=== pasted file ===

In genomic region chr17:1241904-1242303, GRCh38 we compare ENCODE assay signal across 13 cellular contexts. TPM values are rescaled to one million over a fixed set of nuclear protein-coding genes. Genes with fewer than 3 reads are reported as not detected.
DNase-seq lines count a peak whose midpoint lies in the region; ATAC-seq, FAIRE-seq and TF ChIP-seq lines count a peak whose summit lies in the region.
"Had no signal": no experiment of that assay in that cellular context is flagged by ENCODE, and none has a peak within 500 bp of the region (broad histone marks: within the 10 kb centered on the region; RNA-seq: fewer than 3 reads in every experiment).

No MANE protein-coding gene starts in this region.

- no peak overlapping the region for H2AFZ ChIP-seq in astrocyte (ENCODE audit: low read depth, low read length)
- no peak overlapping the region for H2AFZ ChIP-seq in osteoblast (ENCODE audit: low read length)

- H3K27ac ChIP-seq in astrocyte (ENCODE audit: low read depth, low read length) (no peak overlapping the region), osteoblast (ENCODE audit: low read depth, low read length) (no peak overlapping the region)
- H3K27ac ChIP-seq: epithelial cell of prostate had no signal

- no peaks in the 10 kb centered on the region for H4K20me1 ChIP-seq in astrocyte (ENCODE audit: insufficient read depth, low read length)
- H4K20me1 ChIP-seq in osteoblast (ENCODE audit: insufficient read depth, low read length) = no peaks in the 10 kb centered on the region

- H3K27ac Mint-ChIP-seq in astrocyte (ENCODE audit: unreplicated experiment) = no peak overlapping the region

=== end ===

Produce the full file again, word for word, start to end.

In genomic region chr17:1241904-1242303, GRCh38 we compare ENCODE assay signal across 13 cellular contexts. TPM values are rescaled to one million over a fixed set of nuclear protein-coding genes. Genes with fewer than 3 reads are reported as not detected.
DNase-seq lines count a peak whose midpoint lies in the region; ATAC-seq, FAIRE-seq and TF ChIP-seq lines count a peak whose summit lies in the region.
"Had no signal": no experiment of that assay in that cellular context is flagged by ENCODE, and none has a peak within 500 bp of the region (broad histone marks: within the 10 kb centered on the region; RNA-seq: fewer than 3 reads in every experiment).

No MANE protein-coding gene starts in this region.

- no peak overlapping the region for H2AFZ ChIP-seq in astrocyte (ENCODE audit: low read depth, low read length)
- no peak overlapping the region for H2AFZ ChIP-seq in osteoblast (ENCODE audit: low read length)

- H3K27ac ChIP-seq in astrocyte (ENCODE audit: low read depth, low read length) (no peak overlapping the region), osteoblast (ENCODE audit: low read depth, low read length) (no peak overlapping the region)
- H3K27ac ChIP-seq: epithelial cell of prostate had no signal

- no peaks in the 10 kb centered on the region for H4K20me1 ChIP-seq in astrocyte (ENCODE audit: insufficient read depth, low read length)
- H4K20me1 ChIP-seq in osteoblast (ENCODE audit: insufficient read depth, low read length) = no peaks in the 10 kb centered on the region

- H3K27ac Mint-ChIP-seq in astrocyte (ENCODE audit: unreplicated experiment) = no peak overlapping the region